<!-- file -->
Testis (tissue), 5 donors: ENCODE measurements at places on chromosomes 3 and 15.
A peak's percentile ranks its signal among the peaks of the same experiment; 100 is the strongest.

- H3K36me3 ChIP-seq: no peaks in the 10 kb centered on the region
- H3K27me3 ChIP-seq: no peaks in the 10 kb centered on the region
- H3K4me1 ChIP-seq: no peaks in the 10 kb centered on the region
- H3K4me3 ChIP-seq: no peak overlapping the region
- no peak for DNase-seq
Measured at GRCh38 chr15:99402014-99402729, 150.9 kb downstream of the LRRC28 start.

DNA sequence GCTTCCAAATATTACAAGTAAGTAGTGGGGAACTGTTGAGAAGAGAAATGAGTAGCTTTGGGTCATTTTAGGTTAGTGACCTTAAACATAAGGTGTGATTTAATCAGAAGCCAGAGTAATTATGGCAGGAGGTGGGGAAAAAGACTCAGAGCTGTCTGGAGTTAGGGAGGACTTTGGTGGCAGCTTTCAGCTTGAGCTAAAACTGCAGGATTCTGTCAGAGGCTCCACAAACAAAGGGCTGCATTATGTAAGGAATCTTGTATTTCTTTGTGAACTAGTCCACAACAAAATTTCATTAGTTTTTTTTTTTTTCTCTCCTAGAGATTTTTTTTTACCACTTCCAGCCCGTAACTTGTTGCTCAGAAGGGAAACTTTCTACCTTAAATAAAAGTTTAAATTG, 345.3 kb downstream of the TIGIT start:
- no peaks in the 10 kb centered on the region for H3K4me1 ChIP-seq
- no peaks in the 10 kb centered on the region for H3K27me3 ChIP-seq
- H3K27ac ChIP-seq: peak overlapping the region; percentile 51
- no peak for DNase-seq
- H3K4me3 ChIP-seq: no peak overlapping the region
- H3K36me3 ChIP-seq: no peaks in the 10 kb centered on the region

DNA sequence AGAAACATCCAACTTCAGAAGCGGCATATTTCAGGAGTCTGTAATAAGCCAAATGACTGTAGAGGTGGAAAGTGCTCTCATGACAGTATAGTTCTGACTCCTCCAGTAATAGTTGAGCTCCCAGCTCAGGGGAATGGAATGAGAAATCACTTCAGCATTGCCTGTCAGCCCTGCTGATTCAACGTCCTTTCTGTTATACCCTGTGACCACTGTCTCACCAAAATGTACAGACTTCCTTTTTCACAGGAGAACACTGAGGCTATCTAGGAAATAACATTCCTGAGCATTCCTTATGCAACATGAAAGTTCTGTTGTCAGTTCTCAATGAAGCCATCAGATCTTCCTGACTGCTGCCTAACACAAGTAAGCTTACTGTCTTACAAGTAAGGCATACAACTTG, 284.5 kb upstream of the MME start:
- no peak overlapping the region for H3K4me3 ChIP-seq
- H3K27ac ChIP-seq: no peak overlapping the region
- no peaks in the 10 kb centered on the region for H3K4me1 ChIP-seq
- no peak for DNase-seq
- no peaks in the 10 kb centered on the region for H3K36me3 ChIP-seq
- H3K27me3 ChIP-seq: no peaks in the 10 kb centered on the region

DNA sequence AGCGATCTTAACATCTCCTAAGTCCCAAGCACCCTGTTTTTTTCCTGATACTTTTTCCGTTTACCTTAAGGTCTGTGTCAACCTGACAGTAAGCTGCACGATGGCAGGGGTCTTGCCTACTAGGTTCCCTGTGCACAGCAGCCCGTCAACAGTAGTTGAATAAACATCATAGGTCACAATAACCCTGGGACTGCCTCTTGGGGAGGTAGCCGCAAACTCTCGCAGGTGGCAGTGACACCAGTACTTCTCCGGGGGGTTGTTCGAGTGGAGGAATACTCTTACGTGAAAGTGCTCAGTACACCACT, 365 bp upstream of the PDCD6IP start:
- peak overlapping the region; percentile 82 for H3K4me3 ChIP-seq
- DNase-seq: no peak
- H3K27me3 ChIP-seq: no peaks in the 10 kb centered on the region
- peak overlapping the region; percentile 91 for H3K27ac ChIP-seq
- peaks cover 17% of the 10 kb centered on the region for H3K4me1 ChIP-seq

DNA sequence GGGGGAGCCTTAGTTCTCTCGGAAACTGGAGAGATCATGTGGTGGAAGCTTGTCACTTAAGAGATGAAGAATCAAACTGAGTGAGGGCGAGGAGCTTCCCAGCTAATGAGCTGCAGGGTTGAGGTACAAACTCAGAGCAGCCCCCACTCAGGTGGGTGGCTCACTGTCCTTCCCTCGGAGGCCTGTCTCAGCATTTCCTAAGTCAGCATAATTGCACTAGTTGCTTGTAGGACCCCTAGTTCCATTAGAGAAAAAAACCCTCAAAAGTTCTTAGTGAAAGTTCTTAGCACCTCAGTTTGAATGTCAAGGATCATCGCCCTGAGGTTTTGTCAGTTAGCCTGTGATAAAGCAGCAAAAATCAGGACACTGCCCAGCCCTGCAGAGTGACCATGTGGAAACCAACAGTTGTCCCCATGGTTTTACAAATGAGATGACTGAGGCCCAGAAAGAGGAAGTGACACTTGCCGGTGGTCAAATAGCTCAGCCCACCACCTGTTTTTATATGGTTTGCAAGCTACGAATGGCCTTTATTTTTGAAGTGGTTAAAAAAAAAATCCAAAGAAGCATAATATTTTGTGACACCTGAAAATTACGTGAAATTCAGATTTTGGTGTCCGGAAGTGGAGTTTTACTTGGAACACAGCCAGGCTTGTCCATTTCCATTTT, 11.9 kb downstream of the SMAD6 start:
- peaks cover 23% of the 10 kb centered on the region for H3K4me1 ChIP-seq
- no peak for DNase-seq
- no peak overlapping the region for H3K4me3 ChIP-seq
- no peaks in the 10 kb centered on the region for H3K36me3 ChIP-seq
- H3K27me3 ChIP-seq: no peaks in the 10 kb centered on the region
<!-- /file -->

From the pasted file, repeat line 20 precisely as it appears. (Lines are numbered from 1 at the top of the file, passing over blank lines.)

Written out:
- no peak for DNase-seq